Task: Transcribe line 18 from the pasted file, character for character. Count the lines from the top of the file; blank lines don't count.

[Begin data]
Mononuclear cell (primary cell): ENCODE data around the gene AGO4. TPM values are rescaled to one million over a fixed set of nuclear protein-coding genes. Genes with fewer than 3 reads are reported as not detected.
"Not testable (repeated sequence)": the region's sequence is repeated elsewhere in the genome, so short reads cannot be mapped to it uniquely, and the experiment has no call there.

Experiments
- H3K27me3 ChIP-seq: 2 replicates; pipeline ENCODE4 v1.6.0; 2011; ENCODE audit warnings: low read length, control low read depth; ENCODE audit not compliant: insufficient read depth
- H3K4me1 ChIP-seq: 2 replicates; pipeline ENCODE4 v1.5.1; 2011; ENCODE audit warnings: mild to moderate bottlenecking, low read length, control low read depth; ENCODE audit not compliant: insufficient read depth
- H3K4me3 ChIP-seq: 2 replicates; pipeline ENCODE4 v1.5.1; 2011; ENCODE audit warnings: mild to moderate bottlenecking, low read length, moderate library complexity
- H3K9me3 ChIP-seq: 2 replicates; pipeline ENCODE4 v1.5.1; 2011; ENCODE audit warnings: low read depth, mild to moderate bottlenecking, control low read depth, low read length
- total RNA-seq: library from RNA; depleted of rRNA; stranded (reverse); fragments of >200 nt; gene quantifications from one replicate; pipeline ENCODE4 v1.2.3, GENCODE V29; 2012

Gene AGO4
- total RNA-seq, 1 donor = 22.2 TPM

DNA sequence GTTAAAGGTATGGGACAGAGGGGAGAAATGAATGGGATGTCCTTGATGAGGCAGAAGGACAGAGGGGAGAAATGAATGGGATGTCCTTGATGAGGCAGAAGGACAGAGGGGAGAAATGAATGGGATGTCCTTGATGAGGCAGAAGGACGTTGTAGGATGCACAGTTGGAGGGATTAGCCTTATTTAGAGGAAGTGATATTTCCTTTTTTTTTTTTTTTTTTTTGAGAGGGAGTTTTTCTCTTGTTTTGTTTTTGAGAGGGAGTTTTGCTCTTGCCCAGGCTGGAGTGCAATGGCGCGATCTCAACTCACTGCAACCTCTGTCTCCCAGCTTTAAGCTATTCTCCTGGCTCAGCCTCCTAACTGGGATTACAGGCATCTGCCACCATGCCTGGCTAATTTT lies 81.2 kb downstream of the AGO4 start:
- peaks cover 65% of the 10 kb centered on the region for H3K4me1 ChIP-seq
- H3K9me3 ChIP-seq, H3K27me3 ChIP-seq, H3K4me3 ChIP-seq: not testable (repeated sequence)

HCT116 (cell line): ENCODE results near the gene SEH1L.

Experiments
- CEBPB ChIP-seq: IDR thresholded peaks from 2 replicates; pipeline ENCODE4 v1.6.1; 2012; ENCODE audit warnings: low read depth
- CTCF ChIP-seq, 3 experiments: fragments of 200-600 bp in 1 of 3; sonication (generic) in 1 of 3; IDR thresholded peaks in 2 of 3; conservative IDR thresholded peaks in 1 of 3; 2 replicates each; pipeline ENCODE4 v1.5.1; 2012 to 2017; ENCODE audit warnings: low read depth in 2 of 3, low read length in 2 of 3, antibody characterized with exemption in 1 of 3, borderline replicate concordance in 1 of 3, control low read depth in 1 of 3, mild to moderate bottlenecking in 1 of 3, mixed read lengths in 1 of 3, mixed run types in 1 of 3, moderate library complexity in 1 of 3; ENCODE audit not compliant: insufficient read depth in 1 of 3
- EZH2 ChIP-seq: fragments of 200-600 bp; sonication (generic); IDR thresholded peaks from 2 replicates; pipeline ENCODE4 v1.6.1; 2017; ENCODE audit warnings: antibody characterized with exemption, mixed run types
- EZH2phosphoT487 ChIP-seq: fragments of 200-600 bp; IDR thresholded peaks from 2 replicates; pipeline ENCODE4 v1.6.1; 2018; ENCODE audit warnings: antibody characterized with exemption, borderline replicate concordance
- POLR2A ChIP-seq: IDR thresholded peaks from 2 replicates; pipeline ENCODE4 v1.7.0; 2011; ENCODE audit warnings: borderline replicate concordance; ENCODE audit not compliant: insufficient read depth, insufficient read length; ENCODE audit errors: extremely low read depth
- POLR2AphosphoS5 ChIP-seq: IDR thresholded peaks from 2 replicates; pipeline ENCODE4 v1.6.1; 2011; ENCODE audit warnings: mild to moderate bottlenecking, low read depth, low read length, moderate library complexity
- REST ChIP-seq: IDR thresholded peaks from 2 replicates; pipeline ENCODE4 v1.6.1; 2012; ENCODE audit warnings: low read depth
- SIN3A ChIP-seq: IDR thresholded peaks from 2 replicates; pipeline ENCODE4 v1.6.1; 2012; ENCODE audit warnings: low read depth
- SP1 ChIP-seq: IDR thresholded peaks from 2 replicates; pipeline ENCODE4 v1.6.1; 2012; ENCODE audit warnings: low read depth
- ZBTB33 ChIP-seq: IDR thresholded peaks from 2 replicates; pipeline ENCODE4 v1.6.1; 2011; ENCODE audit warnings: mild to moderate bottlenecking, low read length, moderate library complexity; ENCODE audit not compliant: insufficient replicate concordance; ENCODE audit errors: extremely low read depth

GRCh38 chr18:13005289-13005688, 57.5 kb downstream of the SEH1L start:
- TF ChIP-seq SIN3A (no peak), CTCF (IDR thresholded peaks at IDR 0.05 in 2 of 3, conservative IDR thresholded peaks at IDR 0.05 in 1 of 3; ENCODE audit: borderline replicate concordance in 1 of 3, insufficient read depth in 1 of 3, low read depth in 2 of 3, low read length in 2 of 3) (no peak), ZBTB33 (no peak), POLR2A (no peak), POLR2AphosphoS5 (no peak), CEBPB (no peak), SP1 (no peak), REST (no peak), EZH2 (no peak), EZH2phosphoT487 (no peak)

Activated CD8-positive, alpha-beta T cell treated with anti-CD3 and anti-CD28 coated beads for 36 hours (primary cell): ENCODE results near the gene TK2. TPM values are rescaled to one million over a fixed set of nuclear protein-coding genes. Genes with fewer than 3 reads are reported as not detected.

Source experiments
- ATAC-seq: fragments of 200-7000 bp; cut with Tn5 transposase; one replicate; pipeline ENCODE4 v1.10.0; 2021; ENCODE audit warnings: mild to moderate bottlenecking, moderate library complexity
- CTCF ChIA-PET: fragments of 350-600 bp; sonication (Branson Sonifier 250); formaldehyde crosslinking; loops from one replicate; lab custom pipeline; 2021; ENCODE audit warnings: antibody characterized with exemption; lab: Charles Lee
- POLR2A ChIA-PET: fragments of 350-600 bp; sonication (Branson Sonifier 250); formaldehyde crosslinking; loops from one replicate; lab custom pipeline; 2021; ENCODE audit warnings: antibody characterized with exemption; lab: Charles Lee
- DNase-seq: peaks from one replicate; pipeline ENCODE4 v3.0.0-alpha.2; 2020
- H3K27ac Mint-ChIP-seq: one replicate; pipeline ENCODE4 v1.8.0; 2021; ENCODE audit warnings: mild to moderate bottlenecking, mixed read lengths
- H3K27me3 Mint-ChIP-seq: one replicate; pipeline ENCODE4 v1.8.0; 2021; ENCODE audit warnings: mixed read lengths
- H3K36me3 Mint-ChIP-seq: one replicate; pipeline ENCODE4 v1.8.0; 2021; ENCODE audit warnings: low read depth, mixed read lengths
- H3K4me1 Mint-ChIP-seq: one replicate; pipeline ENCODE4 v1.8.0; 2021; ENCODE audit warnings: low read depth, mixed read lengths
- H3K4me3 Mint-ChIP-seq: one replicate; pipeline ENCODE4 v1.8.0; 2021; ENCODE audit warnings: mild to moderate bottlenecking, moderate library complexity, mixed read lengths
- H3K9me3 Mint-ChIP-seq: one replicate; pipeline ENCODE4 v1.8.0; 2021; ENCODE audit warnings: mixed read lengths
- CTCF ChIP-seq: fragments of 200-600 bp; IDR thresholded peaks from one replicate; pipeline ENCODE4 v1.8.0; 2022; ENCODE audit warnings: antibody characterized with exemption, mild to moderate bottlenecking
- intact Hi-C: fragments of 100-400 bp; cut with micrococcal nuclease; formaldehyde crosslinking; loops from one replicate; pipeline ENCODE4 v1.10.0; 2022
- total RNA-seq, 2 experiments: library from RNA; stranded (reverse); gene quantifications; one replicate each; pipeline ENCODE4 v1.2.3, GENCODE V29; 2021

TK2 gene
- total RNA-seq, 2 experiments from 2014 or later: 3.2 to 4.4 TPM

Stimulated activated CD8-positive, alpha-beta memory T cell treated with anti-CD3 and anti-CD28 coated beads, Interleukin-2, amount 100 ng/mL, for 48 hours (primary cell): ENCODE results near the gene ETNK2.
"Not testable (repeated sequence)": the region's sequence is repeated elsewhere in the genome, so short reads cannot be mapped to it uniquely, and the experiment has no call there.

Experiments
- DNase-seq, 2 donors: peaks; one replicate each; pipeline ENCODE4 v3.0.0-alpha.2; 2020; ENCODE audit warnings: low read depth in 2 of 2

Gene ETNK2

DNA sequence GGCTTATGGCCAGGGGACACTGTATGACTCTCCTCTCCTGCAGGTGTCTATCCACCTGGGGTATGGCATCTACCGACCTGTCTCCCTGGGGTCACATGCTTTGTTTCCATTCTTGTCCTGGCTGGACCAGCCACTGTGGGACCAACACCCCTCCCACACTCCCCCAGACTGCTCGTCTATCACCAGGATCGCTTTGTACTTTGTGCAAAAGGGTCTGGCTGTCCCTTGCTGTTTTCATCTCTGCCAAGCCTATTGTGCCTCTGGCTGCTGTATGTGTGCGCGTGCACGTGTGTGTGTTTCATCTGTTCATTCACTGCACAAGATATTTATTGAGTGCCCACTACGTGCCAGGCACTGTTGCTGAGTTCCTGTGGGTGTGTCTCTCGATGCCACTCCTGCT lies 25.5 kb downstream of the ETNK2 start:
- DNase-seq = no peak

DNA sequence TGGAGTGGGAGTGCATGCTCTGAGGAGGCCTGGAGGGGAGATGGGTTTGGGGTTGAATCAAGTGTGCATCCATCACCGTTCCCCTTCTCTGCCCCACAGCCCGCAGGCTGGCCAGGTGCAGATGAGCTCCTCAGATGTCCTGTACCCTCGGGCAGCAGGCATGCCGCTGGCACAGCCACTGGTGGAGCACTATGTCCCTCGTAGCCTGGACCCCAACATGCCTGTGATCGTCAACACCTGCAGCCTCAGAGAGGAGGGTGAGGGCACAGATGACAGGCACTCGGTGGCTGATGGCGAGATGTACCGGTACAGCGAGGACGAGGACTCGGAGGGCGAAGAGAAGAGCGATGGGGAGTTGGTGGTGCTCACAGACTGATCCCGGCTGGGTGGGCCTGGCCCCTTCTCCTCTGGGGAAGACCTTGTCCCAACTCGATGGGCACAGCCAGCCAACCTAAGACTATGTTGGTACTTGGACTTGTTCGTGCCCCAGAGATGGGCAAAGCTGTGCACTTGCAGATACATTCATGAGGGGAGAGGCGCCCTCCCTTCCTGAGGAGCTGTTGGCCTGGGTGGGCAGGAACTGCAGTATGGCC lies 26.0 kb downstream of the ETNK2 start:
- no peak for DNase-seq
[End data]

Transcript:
- EZH2 ChIP-seq: fragments of 200-600 bp; sonication (generic); IDR thresholded peaks from 2 replicates; pipeline ENCODE4 v1.6.1; 2017; ENCODE audit warnings: antibody characterized with exemption, mixed run types